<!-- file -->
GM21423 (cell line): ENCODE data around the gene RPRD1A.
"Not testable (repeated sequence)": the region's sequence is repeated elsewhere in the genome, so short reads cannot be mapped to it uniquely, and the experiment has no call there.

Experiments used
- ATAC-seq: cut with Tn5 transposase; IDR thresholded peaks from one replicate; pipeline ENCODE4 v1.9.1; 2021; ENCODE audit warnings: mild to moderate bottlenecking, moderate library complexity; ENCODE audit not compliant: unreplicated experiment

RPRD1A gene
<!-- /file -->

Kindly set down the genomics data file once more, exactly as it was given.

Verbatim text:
GM21423 (cell line): ENCODE data around the gene RPRD1A.
"Not testable (repeated sequence)": the region's sequence is repeated elsewhere in the genome, so short reads cannot be mapped to it uniquely, and the experiment has no call there.

Experiments used
- ATAC-seq: cut with Tn5 transposase; IDR thresholded peaks from one replicate; pipeline ENCODE4 v1.9.1; 2021; ENCODE audit warnings: mild to moderate bottlenecking, moderate library complexity; ENCODE audit not compliant: unreplicated experiment

RPRD1A gene